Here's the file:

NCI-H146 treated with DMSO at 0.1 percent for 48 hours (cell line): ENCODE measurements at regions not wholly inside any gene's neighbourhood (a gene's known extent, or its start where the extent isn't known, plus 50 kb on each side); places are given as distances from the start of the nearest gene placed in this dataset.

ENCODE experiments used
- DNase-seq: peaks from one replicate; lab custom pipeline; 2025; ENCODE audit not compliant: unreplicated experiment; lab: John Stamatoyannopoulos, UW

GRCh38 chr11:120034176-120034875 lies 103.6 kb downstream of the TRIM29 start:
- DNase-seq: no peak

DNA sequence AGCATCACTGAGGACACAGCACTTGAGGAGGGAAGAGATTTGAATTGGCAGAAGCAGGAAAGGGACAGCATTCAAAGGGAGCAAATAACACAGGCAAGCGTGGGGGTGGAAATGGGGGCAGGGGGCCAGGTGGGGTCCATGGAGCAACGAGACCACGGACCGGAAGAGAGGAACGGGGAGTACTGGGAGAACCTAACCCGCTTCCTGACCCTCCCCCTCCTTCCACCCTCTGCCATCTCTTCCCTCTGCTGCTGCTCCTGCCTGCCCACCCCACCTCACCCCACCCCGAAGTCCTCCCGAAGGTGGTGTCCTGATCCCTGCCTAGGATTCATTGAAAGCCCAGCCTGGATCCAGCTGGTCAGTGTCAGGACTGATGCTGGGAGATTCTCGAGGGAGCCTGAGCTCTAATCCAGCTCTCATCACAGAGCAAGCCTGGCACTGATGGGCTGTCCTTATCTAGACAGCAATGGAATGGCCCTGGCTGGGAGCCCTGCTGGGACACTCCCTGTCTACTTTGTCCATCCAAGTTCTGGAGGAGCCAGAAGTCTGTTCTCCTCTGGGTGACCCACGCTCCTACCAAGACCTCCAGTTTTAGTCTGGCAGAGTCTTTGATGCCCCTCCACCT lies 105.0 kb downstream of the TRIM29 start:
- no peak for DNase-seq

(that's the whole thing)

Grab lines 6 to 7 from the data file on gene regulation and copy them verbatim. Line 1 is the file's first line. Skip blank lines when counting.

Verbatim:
DNA sequence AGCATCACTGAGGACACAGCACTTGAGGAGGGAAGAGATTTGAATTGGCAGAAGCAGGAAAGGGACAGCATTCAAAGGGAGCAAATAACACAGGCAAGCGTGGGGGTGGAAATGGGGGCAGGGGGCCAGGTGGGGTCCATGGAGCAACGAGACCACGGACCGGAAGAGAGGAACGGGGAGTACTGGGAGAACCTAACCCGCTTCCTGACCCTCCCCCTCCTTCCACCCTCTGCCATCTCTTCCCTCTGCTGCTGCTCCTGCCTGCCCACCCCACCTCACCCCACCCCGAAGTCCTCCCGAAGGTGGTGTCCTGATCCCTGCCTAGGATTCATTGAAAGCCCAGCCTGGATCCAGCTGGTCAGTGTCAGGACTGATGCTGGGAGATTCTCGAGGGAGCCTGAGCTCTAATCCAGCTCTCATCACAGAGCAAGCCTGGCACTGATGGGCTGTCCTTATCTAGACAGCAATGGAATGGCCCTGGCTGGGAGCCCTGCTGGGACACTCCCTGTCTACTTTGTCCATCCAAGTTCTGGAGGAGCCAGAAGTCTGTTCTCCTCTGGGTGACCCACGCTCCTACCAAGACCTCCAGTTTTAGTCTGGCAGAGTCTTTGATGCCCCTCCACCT lies 105.0 kb downstream of the TRIM29 start:
- no peak for DNase-seq